Most likely, you’ve already heard that sugar makes children hyperactive. This is a widely held belief that leads parents to restrict the consumption of sugary foods and beverages primarily in the early stages of their children’s development. While it is healthy to moderate your intake of refined sugars, there are some misunderstandings in understanding the relationship between sugar and hyperactivity. Next, we will try to clarify them so that you understand the real impact of sugar on the health of children. Keep reading!
Sugar Makes Kids Hyperactive: Truth or Myth?
First of all, we must understand that food is the main source of the nutrients and fuel that our body needs to generate energy. Thus, a person of any age tends to feel more energetic after feeding, and not by going several hours without eating.
In this sense, two macronutrients stand out as the main energy sources for the body: carbohydrates and fats. But carbohydrate molecules “break down” and enter the bloodstream more easily.
For this reason, carbohydrates are the primary source of energy for our body. And when we eat a meal rich in carbohydrates, we quickly feel more active, although energy, like satiety, tends to be short-lived.
The same goes for children, logically. By consuming foods and beverages rich in sugars or carbohydrates, your body will produce energy quickly, making them more active.
Not only do sweets make children more active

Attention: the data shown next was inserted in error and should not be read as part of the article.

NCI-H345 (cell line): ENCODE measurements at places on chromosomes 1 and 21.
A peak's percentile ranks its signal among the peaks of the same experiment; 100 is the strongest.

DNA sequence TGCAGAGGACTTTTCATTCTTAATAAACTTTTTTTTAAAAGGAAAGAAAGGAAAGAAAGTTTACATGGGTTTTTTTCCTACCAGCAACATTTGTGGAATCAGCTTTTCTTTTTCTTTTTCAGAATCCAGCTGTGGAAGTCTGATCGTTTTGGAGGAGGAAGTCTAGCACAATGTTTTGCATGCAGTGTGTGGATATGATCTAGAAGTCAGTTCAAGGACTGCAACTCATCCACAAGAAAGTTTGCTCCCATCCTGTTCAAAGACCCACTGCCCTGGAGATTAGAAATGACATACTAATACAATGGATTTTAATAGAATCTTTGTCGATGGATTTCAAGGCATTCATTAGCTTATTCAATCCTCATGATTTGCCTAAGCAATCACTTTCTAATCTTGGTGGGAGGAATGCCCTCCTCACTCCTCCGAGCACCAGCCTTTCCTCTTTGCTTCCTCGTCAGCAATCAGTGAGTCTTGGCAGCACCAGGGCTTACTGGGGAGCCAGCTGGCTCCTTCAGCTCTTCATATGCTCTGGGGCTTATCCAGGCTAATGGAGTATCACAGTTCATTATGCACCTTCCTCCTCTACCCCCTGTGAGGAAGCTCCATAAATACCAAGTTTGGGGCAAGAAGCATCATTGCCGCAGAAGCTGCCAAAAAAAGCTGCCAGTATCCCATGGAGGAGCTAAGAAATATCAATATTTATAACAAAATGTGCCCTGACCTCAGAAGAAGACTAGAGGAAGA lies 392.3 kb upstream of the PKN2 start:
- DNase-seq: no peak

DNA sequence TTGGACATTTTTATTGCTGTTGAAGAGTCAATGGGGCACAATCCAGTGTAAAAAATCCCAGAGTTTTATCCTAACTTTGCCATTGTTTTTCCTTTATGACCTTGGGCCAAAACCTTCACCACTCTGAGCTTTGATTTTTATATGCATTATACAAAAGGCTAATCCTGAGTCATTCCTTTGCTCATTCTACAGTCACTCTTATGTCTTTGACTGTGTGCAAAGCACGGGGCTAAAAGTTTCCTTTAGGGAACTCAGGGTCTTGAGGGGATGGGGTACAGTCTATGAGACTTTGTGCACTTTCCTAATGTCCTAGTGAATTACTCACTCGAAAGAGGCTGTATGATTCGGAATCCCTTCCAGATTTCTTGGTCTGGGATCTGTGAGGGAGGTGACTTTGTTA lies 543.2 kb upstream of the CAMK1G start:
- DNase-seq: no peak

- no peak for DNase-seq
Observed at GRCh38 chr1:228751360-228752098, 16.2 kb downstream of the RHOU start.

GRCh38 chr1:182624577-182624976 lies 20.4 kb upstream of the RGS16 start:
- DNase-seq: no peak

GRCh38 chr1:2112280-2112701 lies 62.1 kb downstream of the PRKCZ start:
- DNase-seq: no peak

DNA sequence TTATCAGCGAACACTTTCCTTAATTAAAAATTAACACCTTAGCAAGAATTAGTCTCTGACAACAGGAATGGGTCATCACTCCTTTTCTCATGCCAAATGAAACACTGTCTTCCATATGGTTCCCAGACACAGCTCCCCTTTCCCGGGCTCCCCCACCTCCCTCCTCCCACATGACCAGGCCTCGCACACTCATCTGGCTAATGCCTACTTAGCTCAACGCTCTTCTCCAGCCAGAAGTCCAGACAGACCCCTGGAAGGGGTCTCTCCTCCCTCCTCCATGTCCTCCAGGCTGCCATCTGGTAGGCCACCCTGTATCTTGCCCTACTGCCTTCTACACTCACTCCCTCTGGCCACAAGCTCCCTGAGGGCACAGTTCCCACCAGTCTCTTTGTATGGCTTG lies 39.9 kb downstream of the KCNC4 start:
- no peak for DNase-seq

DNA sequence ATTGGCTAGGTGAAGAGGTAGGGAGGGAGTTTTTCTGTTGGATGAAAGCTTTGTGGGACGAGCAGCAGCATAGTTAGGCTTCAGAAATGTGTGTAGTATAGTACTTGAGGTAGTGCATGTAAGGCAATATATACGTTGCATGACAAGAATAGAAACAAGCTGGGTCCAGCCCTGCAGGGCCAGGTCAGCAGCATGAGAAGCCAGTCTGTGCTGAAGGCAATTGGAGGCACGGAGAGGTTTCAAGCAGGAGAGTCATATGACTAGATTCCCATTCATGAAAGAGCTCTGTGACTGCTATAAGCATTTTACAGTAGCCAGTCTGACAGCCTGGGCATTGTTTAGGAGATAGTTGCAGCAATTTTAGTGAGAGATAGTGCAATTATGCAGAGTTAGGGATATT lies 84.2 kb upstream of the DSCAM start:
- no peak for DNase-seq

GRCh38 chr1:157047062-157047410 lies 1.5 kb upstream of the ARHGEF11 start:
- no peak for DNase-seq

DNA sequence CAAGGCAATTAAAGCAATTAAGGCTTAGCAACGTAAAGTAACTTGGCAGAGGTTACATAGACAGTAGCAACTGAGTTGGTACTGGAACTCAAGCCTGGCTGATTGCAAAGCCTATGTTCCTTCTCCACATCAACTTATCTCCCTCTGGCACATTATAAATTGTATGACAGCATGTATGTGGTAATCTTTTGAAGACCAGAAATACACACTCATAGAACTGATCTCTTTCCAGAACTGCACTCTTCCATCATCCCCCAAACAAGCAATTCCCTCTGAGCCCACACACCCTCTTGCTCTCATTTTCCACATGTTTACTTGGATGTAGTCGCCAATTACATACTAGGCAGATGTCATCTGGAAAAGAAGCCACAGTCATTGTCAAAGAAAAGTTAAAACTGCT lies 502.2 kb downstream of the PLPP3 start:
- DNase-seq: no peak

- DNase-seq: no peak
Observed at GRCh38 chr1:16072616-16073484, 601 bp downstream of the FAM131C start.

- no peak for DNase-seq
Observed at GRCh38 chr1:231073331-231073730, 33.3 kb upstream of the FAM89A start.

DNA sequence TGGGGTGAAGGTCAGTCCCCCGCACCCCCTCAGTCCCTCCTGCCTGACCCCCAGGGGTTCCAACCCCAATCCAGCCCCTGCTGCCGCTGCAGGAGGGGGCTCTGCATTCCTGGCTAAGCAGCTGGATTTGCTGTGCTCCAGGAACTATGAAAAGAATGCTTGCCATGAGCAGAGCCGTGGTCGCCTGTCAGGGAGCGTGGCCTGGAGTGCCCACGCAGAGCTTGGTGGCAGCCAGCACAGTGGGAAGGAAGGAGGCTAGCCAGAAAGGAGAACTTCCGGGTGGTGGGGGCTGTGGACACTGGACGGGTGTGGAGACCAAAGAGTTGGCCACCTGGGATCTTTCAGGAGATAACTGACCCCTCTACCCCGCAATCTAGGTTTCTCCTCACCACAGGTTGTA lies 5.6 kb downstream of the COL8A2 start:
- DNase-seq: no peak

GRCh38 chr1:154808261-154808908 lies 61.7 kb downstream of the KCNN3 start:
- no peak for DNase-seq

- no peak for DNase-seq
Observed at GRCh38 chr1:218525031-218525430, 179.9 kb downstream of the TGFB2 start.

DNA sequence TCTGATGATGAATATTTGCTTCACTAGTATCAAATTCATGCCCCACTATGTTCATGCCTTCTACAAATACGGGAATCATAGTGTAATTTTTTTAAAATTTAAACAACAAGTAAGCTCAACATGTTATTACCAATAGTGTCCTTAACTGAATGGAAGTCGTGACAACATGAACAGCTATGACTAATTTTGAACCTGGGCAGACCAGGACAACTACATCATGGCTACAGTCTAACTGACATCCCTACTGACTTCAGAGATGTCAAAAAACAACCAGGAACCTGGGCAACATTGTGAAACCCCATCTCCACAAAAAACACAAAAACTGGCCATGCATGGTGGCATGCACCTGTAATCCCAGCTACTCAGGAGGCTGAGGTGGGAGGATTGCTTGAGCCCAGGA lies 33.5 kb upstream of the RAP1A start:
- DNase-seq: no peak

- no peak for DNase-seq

Another important point to consider is that carbohydrate molecules will always turn into sugars in our body. In fact, when we consume carbohydrates, blood sugar (glucose) levels rise rapidly.
With all this, not only sweets, that is, sugary drinks and foods, can make children more active. Potatoes, pasta and breads are some examples of carbohydrate-rich foods that are not sweet or sugary.
Now, speaking specifically of the relationship of refined sugar with hyperactivity, the reality is that the scientific evidence is still weak. Most studies have failed to reach conclusive results on the impact of sugar on children’s behavior and sleep.
Thus, there is no real scientific basis for claiming that sugar makes children hyperactive.
But why are children more active after consuming sugars?
First of all, we must keep in mind that most sugary foods are also high in carbohydrates. And as we’ve already explained, children’s bodies will quickly produce energy by “processing” them.
It is also important consider in what context children supposedly become hyperactive after consuming sugar. Does this happen in any setting or only in events that involve high consumption of sugary foods and beverages?
Just because little ones are particularly active at a birthday party, where they eat a lot of treats, doesn’t mean that sugar makes kids hyperactive. It is perfectly normal that, As the games go on, the kids get excited. In addition, your body will have “plenty” sources to generate energy, accompanying the enthusiasm generated by the games.
Likewise, it is important to moderate the consumption of sugars, mainly refined ones, in children for other reasons. Do not forget that excessive consumption can increase the risk of cavities and oral diseases, obesity and diabetes.